Saturday, May 5, 2012

E-mail in the air

U.S. Army and UC Irvine researchers have found that not checking e-mail at work reduces stress and yields greater productivity:

E-mail “vacations” decrease stress (UC Irvine)
Taking E-Mail Vacations Can Reduce Stress (New York Times)
The Latest “Ordinary Thing That Will Probably Kill You”? E-mail (The Atlantic, via The Subliminal Mr. Dunn)

Wendy McNaughton’s flow chart may be helpful here: Should I check e-mail?

Speaking to the Times, Irvine professor of informatics Gloria Mark suggests that organizations rethink their use of e-mail, sending “once or twice a day, rather than continually,” so that employees not feel compelled to check the in-box again and again and again. I am amused by the possibility of the in-box turning into a good old-fashioned mailbox, with a regularly scheduled delivery.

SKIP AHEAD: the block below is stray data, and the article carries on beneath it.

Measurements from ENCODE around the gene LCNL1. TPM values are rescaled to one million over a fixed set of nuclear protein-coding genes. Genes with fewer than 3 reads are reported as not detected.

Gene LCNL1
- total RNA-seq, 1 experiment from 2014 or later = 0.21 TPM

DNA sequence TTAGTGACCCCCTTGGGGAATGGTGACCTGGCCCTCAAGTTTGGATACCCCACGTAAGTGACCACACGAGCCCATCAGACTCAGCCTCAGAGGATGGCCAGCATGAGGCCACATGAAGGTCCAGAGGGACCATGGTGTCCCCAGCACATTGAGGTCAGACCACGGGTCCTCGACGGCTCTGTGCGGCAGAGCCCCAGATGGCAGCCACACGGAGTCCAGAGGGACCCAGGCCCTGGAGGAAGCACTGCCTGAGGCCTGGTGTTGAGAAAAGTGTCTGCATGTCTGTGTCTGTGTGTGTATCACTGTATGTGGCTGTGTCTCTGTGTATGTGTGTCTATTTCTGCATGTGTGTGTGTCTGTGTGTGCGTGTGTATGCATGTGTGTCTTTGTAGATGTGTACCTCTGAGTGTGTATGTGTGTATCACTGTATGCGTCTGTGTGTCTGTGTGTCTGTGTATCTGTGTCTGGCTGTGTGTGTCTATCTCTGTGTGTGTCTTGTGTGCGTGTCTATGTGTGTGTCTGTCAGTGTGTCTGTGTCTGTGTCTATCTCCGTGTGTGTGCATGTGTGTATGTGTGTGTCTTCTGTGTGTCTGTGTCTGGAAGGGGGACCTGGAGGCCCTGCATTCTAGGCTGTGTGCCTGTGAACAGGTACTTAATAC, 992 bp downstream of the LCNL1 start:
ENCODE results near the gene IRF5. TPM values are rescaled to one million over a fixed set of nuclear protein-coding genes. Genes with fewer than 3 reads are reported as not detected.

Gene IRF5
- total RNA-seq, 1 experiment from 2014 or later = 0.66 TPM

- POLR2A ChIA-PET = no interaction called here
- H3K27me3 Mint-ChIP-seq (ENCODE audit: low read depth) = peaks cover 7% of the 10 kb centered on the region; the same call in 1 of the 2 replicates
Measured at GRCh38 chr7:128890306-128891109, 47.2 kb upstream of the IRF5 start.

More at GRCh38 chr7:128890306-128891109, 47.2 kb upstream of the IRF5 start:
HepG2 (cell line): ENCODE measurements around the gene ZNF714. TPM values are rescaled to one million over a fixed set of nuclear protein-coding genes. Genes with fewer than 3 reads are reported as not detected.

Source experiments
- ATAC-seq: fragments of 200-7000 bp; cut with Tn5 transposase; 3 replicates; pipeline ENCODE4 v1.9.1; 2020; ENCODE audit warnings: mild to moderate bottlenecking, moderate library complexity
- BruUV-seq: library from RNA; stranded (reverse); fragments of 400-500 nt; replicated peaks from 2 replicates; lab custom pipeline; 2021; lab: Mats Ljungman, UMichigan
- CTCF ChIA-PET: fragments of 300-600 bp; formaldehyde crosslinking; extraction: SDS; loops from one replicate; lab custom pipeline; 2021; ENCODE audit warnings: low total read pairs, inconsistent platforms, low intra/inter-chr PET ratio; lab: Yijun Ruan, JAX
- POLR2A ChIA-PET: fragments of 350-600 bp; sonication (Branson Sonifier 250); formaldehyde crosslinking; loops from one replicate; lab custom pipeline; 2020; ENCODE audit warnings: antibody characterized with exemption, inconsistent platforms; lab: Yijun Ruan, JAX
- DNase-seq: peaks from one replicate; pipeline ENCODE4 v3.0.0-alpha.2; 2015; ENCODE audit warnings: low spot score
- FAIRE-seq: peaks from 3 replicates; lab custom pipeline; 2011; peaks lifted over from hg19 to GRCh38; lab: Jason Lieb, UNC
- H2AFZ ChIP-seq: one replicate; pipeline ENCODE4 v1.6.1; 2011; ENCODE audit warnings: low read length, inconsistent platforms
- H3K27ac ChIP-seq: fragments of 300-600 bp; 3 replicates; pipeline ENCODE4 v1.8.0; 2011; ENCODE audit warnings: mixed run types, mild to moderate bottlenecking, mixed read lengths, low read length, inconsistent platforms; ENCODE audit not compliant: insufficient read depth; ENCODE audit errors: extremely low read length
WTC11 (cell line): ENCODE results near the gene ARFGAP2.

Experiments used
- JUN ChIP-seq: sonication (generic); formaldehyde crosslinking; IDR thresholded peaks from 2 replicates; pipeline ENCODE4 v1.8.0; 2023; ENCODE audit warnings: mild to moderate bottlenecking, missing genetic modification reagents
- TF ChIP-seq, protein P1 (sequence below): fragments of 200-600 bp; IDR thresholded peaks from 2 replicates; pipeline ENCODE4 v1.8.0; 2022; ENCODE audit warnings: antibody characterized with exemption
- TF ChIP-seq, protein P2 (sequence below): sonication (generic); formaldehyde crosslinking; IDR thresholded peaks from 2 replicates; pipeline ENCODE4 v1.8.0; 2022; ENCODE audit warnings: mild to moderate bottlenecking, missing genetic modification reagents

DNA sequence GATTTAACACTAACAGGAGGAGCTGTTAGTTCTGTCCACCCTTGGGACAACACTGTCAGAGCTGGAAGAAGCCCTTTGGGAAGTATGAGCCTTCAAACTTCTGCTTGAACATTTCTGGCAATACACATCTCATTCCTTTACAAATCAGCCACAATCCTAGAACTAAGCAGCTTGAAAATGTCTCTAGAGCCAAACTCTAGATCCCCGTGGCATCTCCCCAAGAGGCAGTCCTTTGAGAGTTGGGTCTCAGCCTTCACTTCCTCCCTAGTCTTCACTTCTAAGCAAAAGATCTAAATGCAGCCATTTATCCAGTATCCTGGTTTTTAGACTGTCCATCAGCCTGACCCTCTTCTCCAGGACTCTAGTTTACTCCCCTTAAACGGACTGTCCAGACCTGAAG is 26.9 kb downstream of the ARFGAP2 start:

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And at The Atlantic Wire, Rebecca Greenfield calls for an end to exclamation points in e-mail. I’ll stick by what I wrote in a 2011 post: “sparing use of the exclamation point in work-related e-mail can be a good thing.”

What I noticed immediately in Greenfield’s piece: she’s using HTML-formatted e-mail. To my mind, that’s worse than a dozen exclamation points. Plain text, please. Plain text is better. The Stanford Linear Accelerator Center wants you to use plain-text e-mail.

[I’ve added a hyphen to an unhyphenated e-mail in the Irvine and Atlantic headlines. The word email looks silly to me, especially when capitalized. I can’t do much about the hype in the Atlantic headline though.]

comments: 1

Barnaby Capel-Dunn said...

Fame at last (with an exclamation mark)!